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THE MARCH TO FREEDOM: The problem with ‘open rescue’

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The animal liberation movement is not in an advanced enough state that the benefit of this compassionate vanguard going to prison for a prolonged period outweighs what they could achieve out in the world. If we were a few well-publicized imprisonments away from making significant progress toward a vegan world it would be different, but that’s not where we are. We need to engage in activism that’s sustainable over the long haul.

JON HOCHSCHARTNER: I have tremendous respect for Wayne Hsiung. Among other things, he founded Direct Action Everywhere, which I believe, whatever its faults, was the most dynamic animal-rights group to emerge in the 2010s. But I disagree with his continued emphasis on open rescue, by which I mean publicly liberating nonhumans with the expectation of being arrested.

To be clear, I don’t think there’s anything morally wrong with this tactic. In fact, I think it’s incredibly courageous. I just don’t think it’s the best use of movement resources at this historical moment. In a recent blog post on his Simple Heart Substack, Hsiung acknowledged legal issues resulting from open rescues have sidelined him and others to a certain degree.

“After facing four separate felony prosecutions, in rapid succession starting in the middle of 2018, I took a leave from open rescue work,” he said… Hsiung goes on to note he and his comrades have since won two court cases and remain free. If he’d know this would be the outcome, he would never have stopped open-rescue work and now plans to redouble his efforts. But are we to assume Hsiung and others will continue to win all of their cases and remain out of prison? Maybe that will happen, but I doubt it.

I hope Hsiung and his comrades take the following as a compliment, because that’s what I intended it to be. I think they’re worth more to the animal movement out of prison than they are in. I’m not oblivious to the power of narrative. The sacrifice of Animal Liberation Front and Stop Huntingdon Animal Cruelty [SHAC] activists inspired me a great deal when I first became interested in anti-speciesism.

However, I don’t think the animal movement is in an advanced enough state that the benefit of this compassionate vanguard going to prison for a prolonged period outweighs what they could achieve out in the world… We also need to factor in other opportunity costs. How many movement dollars, activist and lawyer hours will be dedicated to organizing the legal defense of Hsiung and his comrades?…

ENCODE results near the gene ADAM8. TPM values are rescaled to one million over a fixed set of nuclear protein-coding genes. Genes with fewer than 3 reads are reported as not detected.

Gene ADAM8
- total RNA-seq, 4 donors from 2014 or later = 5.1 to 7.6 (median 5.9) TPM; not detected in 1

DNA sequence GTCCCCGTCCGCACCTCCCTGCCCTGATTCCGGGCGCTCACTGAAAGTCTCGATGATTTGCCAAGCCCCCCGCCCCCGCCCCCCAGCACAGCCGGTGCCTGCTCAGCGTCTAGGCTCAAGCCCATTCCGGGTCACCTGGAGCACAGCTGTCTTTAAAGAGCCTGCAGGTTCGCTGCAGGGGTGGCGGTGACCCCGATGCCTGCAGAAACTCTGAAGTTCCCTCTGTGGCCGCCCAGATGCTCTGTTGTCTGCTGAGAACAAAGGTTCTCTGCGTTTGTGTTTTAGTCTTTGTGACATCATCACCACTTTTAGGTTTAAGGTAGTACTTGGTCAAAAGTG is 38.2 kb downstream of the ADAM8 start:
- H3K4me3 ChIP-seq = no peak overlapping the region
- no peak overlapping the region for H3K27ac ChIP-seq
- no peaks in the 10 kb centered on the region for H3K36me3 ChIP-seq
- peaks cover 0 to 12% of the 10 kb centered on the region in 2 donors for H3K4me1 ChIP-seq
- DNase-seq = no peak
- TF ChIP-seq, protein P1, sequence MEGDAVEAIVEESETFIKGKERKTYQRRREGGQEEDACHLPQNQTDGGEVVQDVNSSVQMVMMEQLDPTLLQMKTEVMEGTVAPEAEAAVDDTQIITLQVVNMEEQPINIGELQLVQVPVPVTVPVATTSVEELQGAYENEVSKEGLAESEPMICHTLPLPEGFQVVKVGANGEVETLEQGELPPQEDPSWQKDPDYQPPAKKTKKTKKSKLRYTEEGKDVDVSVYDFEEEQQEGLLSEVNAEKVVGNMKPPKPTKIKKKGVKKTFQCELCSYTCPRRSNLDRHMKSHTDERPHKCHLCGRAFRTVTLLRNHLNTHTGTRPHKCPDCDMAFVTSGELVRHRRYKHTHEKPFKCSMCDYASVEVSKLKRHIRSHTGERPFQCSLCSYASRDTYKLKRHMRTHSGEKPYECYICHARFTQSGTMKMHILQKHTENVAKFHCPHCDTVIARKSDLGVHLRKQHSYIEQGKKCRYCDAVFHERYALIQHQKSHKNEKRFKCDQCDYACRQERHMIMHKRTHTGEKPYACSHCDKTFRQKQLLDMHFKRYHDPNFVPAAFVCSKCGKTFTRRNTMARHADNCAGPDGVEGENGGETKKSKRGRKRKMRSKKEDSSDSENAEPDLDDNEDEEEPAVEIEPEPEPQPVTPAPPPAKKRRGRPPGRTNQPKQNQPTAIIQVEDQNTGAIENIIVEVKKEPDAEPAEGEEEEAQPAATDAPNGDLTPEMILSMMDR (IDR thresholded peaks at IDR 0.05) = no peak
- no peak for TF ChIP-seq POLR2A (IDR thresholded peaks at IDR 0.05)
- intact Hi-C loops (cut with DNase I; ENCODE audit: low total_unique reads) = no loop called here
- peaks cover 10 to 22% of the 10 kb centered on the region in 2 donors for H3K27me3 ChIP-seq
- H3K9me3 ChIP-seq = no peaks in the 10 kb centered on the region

While writing a book about SHAC, I got a better sense of this than I had previously. Many of the leaders of this campaign didn’t just drop out of the animal movement, they dropped off the map entirely. Some of those I tracked down outright refused to talk to me for fear of legal consequences. Others consulted lawyers and subsequently decided it was a bad idea. This was in relation to things they had done 20 years prior, in some cases…

Now, I don’t think Hsiung and his comrades will face the same level of repression SHAC activists did… But spending years in court and behind bars can affect people in ways they don’t expect.

Some may emerge from this experience more dedicated to the cause than ever, but this isn’t always the case. In my view, the struggle for animal liberation is a marathon, not a sprint. If we were a few well-publicized imprisonments away from making significant progress toward a vegan world I would feel differently, but I don’t think that’s where we are. We need to engage in activism that’s sustainable over the long haul.

Again, the movement should consider what these incredibly talented open rescuers — as well as the money, lawyers and activists supporting their legal defense — could otherwise accomplish for animals… However, I think there are a lot of different paths Hsiung and others could pursue that would be more beneficial than open rescue. SOURCE…

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